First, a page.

By 1860, the silver discovery in Nevada, assured the world of an ample supply of silver. Along with the opened trade with Japan, the western world became enamoured with Japanese customs and culture. A new movement was born. This style and movement termed as the Aesthetic Era, used motifs of fans, cherry blossoms, single bird, butterfly or stork, and bulrushes. The style was geometric, coupled with motifs from nature, creating a focal point off center and on a diagonal.

In 1878, Queen Victoria presented a wide silver collar to famed singer Jenny Lind. As if overnight, sterling silver jewelry gained great popularity by the masses while the jewelry industry gainfully benefited from the silver discovery and began making silver jewelry; a style fashioned in heavy silver collars, lockets with large bold links and wide bracelets.

Authentic Victorian Sterling Silver

This is the place where I have purchased several of my Victorian sterling silver. I have been really happy with all the pieces I now own.

One of My Favorite Victorian Bracelets

One of My Favorite Victorian Bracelets
One of My Favorite Victorian Bracelets

BEST Book Resource on Victorian Jewelry

Victorian Jewelry: Unexplored Treasures
Victorian Jewelry: Unexplored Treasures
This absolutely beautiful book, filled with incredible images of Victorian Jewelry, is what influenced me to go on the "hunt" for rare pieces of jewelry. The jewelry is still out there and it is well worth collecting. This book was written by two women who candidly thought at one time that Victorian jewelry was just "endless proliferations of cameos" with little to no relevance to us today. Instead, with a little eye-opening research they discovered a past in what they call "secondary jewelry", that teaches us all that the Victorians were inventive, sentimental, playful, gadget-lovers, and sometimes bizarre. This is a book worth owning and truly enjoying for all time to come!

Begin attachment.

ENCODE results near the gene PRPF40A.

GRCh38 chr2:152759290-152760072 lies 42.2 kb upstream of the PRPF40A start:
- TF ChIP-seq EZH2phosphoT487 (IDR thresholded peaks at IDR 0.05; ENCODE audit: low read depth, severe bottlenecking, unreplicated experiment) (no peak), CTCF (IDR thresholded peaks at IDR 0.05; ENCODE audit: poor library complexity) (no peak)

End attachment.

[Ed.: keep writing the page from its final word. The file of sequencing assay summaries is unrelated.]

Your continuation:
Victorian Taille D'Eparnge - Victorian Gold

When I first discovered taille d'epargne jewelry, (pronounced "Tie-duh-parn"), I instantly fell in love with this very old medieval French technique; a process of sparingly cutting delicate groves in the metal to be filled with opaque black, red or blue enamel. This process was not new to the Victorians, but the French brought it back with great popularity.

Many pieces of this jewelry can be found in 14k gold or a low 9k while most pieces can be found made with a heavy gold filled or rolled gold process. Some of the prettiest pieces are the bracelets. When two identical bracelets can be found together these are known as wedding bracelets. These are harder to find because the second bracelet has often been lost or separated from the other. The legend of the wedding bracelets holds that a bride was given a pair of bracelets by her betrothed and then later her husband. The first bracelet was given as an "engagement" bracelet while the other was given to her on the wedding night. Often only one would be worn all the time leaving the other untouched. As you might expect the one worn most often did not survive the years of wear.